Attending a WordCamp is an opportunity that every interested designer, developer and user should take advantage of. No matter your level of experience with WordPress, you are almost certain to rub elbows with some fascinating people while picking up some useful knowledge along the way.
Each event has an interesting mix of presenters. You’ll find anyone from WordPress core contributors to passionate users willing to share some tips and advice. But the presentations aren’t just about technical knowledge. You also get a healthy mix of business advice and other forms of inspiration. What you end up with is a day (or two) of hearing from different people with different perspectives.
In that spirit, here are a handful of terrific presentations that run the gamut of subject matter. Each is worth taking the time out to watch.
I was in the audience for Aaron Jorbin’s talk at WordCamp Lancaster (US) 2017. It is by far one of the most compelling presentations I’ve ever seen. Jorbin tells the story of how a very large publication (hint: they’re famous for their satirical cartoons) went about re-launching their website using WordPress and all of the unexpected challenges that they had to face. There are no slides, no special effects – just an edge-of-your-seat story that will leave you quite impressed.
Tammie Lister is the team lead for the Gutenberg project, the brand-new editing experience that ships with WordPress 5.0. Therefore, she is the perfect person to provide some behind-the-scenes info on how the editor works and how it will change the content creation process.
Aaron Campbell is head of the WordPress Security Team. He’s also someone we interviewed awhile back regarding another of his sessions about finding success while being an introvert. Here, he provides a fascinating look at how WordPress handles security issues.
WordPress enables us to accomplish our design and development goals in a variety of different ways. A great example of this is in custom theme development. At WordCamp London 2017, a panel of experts spoke about their process for building themes. It’s interesting to learn about some of the various approaches that are taken.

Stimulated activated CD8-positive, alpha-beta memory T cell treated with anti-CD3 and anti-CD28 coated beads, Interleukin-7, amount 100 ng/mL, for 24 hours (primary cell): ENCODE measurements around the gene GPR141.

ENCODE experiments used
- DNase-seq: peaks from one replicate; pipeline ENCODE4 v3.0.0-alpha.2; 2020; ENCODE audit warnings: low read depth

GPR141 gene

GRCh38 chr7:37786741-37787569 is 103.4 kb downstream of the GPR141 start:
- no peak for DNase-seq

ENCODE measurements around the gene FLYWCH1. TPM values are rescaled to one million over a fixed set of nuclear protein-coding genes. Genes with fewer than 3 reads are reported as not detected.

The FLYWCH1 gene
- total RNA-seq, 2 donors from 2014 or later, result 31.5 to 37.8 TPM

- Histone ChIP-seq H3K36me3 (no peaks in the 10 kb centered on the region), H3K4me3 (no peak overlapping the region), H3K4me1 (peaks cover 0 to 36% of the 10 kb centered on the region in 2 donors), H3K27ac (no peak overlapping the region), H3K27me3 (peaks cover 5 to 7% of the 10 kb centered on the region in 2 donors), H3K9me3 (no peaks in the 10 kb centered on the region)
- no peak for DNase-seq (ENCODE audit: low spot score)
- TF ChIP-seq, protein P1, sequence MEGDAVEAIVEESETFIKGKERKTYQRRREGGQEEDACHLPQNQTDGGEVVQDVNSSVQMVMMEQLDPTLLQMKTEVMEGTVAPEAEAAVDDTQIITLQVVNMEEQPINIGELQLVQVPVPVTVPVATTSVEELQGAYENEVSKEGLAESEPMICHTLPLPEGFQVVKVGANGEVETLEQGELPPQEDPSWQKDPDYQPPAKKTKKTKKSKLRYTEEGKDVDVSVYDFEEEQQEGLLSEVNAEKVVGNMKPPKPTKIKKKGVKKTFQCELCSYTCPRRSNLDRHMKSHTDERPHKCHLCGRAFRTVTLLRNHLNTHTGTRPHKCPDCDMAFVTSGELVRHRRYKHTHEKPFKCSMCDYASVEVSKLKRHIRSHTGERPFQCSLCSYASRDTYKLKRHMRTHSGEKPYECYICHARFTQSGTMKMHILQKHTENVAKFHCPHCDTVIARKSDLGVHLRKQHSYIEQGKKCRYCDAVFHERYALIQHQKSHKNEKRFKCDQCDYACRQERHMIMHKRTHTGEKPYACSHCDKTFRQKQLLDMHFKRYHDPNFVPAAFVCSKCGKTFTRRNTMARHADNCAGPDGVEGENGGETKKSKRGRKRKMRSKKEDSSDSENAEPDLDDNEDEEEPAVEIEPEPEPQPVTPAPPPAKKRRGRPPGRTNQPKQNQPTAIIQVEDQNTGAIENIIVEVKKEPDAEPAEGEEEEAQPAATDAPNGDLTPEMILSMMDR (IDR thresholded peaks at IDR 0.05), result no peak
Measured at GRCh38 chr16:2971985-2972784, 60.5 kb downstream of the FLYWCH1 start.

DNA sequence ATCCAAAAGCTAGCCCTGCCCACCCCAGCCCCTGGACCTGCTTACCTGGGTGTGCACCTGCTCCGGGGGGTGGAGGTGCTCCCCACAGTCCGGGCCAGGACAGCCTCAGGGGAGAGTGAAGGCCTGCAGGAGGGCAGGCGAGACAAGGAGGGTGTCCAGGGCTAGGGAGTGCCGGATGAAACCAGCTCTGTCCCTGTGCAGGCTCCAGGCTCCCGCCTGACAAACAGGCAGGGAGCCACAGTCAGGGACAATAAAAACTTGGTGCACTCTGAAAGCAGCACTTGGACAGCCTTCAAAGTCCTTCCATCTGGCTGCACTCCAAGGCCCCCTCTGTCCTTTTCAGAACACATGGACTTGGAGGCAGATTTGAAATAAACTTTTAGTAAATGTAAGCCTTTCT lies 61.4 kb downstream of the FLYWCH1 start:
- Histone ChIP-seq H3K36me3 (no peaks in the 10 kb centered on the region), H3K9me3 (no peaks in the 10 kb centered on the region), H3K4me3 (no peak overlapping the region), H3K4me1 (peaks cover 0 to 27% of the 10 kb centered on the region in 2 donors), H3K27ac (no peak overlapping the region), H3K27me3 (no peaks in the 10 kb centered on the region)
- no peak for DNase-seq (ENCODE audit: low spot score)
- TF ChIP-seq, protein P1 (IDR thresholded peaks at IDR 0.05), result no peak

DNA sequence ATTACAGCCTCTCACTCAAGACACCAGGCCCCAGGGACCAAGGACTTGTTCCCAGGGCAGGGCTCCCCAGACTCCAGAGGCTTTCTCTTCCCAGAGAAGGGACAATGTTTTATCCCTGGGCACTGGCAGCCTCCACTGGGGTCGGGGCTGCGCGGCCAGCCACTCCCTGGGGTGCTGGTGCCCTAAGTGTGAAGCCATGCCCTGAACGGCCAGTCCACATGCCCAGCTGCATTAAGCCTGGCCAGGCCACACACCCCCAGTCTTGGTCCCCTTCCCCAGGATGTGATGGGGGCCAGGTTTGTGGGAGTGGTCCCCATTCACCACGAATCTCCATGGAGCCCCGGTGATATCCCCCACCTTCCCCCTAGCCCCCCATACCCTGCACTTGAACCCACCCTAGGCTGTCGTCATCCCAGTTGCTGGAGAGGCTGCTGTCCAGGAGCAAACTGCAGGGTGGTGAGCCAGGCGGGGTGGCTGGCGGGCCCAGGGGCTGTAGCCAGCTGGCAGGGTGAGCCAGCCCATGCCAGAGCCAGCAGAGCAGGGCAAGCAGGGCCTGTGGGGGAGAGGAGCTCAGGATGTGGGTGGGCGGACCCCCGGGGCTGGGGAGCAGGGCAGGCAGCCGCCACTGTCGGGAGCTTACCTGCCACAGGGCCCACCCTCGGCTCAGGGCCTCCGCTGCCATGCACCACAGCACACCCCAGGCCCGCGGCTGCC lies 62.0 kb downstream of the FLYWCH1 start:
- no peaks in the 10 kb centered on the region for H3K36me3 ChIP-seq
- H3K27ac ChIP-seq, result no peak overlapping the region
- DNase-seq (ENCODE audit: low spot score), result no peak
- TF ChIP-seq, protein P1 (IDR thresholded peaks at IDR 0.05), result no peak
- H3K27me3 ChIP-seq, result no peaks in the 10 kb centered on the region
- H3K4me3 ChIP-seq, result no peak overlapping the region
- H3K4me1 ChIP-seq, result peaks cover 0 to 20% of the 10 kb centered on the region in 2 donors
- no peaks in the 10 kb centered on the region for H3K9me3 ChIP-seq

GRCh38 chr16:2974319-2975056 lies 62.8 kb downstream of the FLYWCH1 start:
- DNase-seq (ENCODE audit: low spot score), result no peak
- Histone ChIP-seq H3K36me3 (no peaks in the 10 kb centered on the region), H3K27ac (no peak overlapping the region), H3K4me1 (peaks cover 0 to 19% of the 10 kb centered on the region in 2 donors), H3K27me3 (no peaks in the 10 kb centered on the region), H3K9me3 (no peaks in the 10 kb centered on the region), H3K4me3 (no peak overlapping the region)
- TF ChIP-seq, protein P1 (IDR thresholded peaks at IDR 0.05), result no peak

CSS Grid is one of the biggest advancements in web design layout that we’ve ever seen. Morten Rand-Hendriksen introduces us to what CSS Grid is and demonstrates the power of what it can do. But this talk is also a prime example that not all WordCamp sessions are about WordPress, specifically. There are sessions that cover a variety of topics that relate to design, development and business in more general terms.
Always Worth the Time
I’ve attended a number of local and regional WordCamps over the years and I can honestly say that each one has been a worthwhile experience. There is always an opportunity to learn a development technique, a new plugin, a business strategy or you may even benefit from a valuable piece of advice.
Then there are the attendees. If you visit the same camp more than once, you’ll find a great mix of new and familiar faces. People (even this somewhat shy guy) tend to be very willing to strike up a conversation. The atmosphere is very fun and relaxed, while the tickets are quite affordable.
The talks above are examples of both the variety of subjects discussed and presenters you’ll interact with. I would encourage you to seek out a WordCamp in your area and experience it for yourself. But even if you can’t get out to the next gathering in person, you can still enjoy the presentations via WordPress.tv.
- Reasons to Stick with WordPress
- Is There a Wordcamp Near You?
- Common Pitfalls When Redesigning a WordPress Website
- The Challenges of Building a Modern eCommerce Website
- How to Get the Best Technical Support for WordPress Plugins
- Making Money with Open-Source Software: What’s Our Responsibility?
- Tips for Migrating Your Website to WordPress
- 3 Ways to Enhance Custom Layouts with the WordPress Block Editor
- What I Learned from Building a Multilingual WordPress Website
- WordPress Product Founders on What They’d Do Differently